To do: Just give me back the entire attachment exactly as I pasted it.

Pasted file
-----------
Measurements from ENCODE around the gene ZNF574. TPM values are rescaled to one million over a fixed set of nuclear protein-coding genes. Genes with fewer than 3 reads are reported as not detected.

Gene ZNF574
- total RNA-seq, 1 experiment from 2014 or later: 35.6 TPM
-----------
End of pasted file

Measurements from ENCODE around the gene ZNF574. TPM values are rescaled to one million over a fixed set of nuclear protein-coding genes. Genes with fewer than 3 reads are reported as not detected.

Gene ZNF574
- total RNA-seq, 1 experiment from 2014 or later: 35.6 TPM